There are people out there who might disagree, but how can you argue with a state-of-the-art program such as this?

If any of you think I make errors I would very much like you to point them out. I’m sure I will find some way of denying them and showing you how wrong you are.

“I did make a mistake once. I thought I was wrong, but I wasn’t.”


14 thoughts on “Grammar vs Spell Checkers – Everyday Applications”

  1. Thank you for the link to
    As an ‘ignorant immigrant’ with English being my third language (learned in my teen years), the only caution to the wind that I can provide is to use such “aids” with great care: As reliance on such tools, a wee-bit too much, may allow apathy to set in permanently! 😉
    Another such good tool is that boots up with my PC.

    Apologies for typographical, grammatical, contextual, and/or syntactical [?] errors!

  2. David Forness

    Richard I couldn’t agree with you more about the disrespect we see today for the proper use of our language.

    Back in the 40’s and 50’s when I was in school there were no computers or hand held calculators. We were taught correct grammar. capitalization, punctuation, and parsing. It had better be correct or you got gigged (military term) for it. I used a slide rule when I went to evening classes at Community College.

    Everybody’s in such a hurry these days that they don’t or won’t take the time or worse they have never been taught how to express themselves correctly in writing.

    Unfortunately just another example of the dumbing down of our society.

    BTW. My first computer was also a C-64. Sold that one and purchased a 128 which our son used while he was in high school. I went to ,as they were referred to then, an IBM compatible.


  3. Hi Richard,

    I wholeheartedly agree wirh David Forness as I was ‘schooled’ in the same era, and my ‘pet hate’ is the incorrect use of the English language by a great percentage of our citizens.

    My recent (non) favourite is a recent report of a young female driver, involved in a vehicle collision, Quote :- “Her car ran into a poll.”

    I will add a few other language annoyances, males and females are not ‘guys’, I am not a deer farmer, therefore my monetary payments are in dollars, not ‘bucks’, when I am relaxed I may be warm, not ‘cool’, and will I burn my fingers when I touch an object for sale with a ‘hot’ price tag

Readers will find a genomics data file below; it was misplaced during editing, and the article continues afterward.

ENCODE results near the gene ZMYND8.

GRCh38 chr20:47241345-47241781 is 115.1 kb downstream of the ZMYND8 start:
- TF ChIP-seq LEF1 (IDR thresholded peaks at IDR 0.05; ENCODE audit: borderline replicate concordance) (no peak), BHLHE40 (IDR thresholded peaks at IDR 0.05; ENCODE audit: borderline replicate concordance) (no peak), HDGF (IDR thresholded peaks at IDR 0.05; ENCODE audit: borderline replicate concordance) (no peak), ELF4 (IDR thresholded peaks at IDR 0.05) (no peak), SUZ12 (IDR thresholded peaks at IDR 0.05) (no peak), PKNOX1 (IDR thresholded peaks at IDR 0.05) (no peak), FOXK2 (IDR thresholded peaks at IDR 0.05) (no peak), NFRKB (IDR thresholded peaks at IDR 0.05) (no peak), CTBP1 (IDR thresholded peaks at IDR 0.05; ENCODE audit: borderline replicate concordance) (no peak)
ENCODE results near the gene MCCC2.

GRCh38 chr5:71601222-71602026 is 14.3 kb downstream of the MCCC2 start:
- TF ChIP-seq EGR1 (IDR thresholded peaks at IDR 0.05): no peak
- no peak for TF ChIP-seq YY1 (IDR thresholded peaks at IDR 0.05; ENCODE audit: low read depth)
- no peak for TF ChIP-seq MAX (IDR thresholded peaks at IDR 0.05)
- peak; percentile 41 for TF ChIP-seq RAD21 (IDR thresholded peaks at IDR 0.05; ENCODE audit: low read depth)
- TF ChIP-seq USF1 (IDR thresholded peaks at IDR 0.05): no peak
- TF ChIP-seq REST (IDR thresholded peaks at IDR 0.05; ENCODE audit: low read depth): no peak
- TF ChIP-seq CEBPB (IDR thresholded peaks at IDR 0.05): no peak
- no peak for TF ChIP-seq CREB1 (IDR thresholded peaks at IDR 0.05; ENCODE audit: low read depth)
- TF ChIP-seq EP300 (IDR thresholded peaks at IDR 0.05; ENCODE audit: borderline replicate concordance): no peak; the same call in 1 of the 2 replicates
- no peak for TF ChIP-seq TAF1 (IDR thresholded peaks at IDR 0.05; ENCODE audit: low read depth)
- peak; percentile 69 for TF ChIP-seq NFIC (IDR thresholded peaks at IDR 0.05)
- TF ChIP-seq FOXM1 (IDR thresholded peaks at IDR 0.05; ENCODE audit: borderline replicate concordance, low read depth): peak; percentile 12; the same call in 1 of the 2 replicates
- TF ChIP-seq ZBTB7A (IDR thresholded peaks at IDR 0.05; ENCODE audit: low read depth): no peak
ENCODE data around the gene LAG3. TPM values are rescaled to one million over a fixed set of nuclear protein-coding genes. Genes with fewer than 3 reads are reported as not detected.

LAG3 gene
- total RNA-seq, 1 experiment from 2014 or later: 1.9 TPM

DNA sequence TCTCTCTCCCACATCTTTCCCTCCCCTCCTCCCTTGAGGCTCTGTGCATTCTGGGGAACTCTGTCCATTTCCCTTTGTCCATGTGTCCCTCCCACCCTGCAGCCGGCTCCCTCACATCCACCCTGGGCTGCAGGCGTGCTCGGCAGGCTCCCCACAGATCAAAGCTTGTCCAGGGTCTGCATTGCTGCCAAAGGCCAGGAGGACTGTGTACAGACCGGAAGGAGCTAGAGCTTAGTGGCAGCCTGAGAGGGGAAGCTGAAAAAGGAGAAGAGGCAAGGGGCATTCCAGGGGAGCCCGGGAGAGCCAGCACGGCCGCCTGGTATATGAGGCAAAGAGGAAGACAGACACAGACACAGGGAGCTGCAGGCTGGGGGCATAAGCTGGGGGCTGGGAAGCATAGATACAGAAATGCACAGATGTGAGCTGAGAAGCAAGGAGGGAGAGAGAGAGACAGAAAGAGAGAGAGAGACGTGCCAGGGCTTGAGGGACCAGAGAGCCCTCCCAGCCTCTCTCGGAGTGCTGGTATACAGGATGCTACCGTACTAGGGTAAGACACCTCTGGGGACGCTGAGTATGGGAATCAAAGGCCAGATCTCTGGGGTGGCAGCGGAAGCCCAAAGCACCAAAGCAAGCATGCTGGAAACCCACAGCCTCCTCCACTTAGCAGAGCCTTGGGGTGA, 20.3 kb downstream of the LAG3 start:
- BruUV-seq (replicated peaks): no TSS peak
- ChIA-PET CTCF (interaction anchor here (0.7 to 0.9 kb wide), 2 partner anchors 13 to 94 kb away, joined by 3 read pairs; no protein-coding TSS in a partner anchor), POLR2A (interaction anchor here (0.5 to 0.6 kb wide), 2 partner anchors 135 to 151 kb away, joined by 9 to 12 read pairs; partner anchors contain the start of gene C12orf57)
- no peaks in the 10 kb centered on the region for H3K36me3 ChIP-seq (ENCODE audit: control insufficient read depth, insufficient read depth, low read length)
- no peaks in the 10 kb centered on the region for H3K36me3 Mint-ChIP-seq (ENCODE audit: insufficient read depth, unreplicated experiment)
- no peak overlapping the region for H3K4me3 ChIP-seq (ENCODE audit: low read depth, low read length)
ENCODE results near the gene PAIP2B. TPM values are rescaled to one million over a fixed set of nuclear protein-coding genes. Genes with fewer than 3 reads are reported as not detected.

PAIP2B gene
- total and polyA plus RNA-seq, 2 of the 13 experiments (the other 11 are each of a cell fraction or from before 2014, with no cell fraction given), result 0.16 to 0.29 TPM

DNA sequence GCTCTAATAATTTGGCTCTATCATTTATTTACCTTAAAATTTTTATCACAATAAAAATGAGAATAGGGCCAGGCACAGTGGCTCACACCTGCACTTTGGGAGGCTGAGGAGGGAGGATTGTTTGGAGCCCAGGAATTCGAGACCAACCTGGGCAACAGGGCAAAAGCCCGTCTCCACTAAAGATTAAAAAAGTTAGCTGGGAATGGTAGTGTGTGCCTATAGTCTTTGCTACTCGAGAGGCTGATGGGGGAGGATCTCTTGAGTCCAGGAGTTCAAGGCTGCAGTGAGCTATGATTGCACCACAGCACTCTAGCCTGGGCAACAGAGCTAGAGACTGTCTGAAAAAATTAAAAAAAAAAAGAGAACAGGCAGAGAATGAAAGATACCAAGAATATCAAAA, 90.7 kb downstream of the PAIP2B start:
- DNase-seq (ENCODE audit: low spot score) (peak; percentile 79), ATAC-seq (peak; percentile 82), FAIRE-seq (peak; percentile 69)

4. No doubt this is a good article and some readers have shared their experience very well.

    I still got a question, what makes this AfterTheDeadline better than MS Word spell check/Open office spell check or a software Whitesmoke?

    Please someone enlighten me and oblige.

    1. Hello Ari,

      Thanks for the kind comment.

      I think it will allow those without these programs to enjoy the benefits of the applications you mention when they are not installed on our computers.

      I do a lot of writing in the WordPress editor, for example, and it does not natively have a grammar-checking feature. “After The Deadline” is a solution.
      There are WordPress, Chrome and Firefox “AtD” plug-ins available. There may be more…


  5. To: Richard Pedersen

    I appreciate your reply.

    Now I fully understand the advantage of AfterTheDeadline.

    I use Firefox and in case of spelling mistake I think, Imtranslator underline them and by clicking right mouse I can choose the correct one.

  6. Do any spell checkers check for

    1) more than one misspelled letter in a word? Eg.:transpotashun.

    2) recognize as misspellings numbers in words? Eg. t6he

    1. Hello Barry,

      Most, if not all spell checkers worth their salt can be set to ignore words with numbers, all caps, and other settings particular to your style.

      I don’t know about the double errors you refer to. They will certainly catch the error, but whether they are sophisticated enough to come up with good suggestions is another matter.

      I was recently stunned by LibreOffice’s spell checker. I expected it to be pretty good. It actually did not offer to correct a “fo” instead of “of” typo
      Is “fo” a word I don’t know about? Unbelievable.

      Oh, that’s right. “Fee-Fi-Fo-Fum”. Now I remember.


  7. I checked out the program alluded to in the article.

    The demonstration found no fault in the following sentence.

    “The ranger lead us over the mountains.”

  8. Richard, if you want to know if the owner of Asterix knows it’s not a real word, just “axe” him. ;-b